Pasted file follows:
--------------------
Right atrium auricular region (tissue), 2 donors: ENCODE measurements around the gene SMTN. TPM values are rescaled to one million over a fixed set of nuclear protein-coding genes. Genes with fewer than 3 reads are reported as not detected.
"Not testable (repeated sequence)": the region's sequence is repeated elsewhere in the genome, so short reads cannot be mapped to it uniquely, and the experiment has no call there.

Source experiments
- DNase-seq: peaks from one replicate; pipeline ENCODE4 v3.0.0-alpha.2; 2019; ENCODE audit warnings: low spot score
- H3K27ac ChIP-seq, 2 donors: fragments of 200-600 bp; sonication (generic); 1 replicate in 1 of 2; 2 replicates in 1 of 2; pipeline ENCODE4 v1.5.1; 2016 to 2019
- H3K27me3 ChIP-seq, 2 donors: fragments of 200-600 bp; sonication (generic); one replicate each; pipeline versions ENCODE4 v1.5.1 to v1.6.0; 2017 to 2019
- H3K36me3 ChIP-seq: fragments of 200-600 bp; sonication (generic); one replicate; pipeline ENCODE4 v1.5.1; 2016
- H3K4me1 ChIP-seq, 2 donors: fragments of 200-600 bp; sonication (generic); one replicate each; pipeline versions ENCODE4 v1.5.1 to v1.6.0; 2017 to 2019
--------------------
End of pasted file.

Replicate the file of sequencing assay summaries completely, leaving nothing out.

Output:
Right atrium auricular region (tissue), 2 donors: ENCODE measurements around the gene SMTN. TPM values are rescaled to one million over a fixed set of nuclear protein-coding genes. Genes with fewer than 3 reads are reported as not detected.
"Not testable (repeated sequence)": the region's sequence is repeated elsewhere in the genome, so short reads cannot be mapped to it uniquely, and the experiment has no call there.

Source experiments
- DNase-seq: peaks from one replicate; pipeline ENCODE4 v3.0.0-alpha.2; 2019; ENCODE audit warnings: low spot score
- H3K27ac ChIP-seq, 2 donors: fragments of 200-600 bp; sonication (generic); 1 replicate in 1 of 2; 2 replicates in 1 of 2; pipeline ENCODE4 v1.5.1; 2016 to 2019
- H3K27me3 ChIP-seq, 2 donors: fragments of 200-600 bp; sonication (generic); one replicate each; pipeline versions ENCODE4 v1.5.1 to v1.6.0; 2017 to 2019
- H3K36me3 ChIP-seq: fragments of 200-600 bp; sonication (generic); one replicate; pipeline ENCODE4 v1.5.1; 2016
- H3K4me1 ChIP-seq, 2 donors: fragments of 200-600 bp; sonication (generic); one replicate each; pipeline versions ENCODE4 v1.5.1 to v1.6.0; 2017 to 2019